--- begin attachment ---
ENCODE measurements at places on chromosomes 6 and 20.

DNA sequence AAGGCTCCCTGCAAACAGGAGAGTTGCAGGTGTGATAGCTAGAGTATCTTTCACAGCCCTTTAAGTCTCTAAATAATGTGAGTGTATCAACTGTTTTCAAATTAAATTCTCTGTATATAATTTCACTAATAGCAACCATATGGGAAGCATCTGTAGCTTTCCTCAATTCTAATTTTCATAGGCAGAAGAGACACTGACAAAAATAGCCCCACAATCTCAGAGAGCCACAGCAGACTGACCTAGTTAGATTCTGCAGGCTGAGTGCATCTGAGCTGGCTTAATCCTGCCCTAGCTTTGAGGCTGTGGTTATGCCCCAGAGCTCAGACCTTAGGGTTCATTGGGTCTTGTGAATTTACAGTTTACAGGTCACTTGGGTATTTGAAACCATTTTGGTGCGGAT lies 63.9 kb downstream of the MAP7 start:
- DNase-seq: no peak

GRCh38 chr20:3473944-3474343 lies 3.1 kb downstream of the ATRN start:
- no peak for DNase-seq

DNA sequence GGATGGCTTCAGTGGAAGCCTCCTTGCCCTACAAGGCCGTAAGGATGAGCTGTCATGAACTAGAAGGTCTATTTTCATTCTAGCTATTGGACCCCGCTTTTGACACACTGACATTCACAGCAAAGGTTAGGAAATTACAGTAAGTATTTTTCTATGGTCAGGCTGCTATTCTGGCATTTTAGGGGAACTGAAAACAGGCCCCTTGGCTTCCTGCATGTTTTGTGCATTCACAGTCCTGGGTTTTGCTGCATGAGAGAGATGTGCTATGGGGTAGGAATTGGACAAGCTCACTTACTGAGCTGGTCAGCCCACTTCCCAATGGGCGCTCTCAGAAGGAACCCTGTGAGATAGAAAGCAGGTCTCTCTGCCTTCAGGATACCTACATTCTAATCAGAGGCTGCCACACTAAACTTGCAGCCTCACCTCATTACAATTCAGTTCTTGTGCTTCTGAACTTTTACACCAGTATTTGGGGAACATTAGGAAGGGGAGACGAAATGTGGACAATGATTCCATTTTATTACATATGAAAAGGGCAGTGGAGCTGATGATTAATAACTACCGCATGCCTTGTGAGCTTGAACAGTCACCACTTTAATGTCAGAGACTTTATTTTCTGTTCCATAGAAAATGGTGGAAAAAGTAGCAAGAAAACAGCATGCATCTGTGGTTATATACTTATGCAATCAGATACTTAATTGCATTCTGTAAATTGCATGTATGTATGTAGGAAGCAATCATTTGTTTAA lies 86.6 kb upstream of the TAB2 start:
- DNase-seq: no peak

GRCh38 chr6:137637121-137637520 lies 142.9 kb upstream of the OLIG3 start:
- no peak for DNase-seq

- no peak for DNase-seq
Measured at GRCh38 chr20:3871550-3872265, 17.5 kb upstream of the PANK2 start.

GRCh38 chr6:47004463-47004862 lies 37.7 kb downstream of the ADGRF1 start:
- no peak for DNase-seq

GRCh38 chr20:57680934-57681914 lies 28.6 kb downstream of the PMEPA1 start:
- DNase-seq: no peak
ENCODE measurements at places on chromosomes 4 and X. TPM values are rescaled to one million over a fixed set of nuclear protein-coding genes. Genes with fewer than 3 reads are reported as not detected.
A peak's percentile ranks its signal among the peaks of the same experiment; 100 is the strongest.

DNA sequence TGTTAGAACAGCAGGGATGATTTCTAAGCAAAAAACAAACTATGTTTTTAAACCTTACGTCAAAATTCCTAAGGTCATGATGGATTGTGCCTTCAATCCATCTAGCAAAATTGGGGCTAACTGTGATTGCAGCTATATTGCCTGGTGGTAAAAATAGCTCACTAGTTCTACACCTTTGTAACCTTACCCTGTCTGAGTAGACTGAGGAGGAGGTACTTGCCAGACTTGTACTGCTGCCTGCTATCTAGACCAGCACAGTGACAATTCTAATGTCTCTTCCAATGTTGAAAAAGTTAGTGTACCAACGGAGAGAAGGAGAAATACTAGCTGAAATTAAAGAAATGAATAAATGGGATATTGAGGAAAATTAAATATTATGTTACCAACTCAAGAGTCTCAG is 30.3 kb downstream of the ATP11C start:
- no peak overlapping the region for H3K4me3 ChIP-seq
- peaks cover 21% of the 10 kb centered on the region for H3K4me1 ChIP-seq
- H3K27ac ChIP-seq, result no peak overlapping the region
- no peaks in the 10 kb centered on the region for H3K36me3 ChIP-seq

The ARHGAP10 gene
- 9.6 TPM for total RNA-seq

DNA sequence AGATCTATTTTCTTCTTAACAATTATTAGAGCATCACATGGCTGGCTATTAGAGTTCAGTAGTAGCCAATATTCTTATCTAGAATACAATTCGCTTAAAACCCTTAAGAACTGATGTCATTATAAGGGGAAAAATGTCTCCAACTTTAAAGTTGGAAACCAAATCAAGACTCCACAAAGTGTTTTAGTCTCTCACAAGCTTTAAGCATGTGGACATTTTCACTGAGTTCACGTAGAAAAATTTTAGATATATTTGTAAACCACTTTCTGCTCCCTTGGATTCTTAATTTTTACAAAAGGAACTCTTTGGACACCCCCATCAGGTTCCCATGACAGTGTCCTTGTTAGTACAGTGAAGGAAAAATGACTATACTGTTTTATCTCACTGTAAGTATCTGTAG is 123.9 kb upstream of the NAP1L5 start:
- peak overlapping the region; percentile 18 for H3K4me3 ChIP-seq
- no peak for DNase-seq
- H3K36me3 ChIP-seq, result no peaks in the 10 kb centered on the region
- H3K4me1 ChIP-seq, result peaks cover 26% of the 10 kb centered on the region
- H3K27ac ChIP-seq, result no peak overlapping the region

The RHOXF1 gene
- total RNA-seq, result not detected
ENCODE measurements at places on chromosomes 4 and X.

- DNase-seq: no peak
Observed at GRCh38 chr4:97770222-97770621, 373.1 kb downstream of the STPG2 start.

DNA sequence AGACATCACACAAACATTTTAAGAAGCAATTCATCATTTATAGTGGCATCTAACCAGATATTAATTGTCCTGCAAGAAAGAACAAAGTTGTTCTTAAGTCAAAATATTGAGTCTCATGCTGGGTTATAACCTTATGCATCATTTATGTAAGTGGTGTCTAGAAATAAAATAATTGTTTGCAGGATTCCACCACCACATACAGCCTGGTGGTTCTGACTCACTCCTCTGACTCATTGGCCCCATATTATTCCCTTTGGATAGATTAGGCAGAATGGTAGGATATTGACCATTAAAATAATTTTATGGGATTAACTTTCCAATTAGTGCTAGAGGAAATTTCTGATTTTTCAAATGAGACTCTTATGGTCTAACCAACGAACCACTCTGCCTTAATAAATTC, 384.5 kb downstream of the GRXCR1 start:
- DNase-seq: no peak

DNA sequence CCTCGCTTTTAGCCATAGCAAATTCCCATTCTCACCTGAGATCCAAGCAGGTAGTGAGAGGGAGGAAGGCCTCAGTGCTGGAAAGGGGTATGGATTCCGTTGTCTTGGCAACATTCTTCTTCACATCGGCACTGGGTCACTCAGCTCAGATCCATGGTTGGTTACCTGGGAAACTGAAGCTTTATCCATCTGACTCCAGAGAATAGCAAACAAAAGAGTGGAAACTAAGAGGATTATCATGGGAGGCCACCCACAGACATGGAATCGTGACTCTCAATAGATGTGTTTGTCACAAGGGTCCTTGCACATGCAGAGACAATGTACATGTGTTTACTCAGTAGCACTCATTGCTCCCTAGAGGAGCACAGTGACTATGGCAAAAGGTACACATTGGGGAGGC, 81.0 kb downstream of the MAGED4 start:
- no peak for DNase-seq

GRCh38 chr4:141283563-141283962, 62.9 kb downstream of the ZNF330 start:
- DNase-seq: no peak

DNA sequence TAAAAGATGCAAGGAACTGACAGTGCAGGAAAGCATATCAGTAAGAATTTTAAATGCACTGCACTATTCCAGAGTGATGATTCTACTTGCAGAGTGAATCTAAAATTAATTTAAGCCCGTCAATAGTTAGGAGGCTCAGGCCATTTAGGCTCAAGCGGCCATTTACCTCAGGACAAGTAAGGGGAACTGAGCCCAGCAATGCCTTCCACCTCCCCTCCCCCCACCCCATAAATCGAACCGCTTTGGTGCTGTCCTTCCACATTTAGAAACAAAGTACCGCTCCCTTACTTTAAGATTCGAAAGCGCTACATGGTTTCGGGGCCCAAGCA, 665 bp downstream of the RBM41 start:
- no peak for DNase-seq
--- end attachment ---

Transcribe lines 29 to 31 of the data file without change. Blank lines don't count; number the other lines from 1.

- H3K4me1 ChIP-seq, result peaks cover 26% of the 10 kb centered on the region
- H3K27ac ChIP-seq, result no peak overlapping the region

The RHOXF1 gene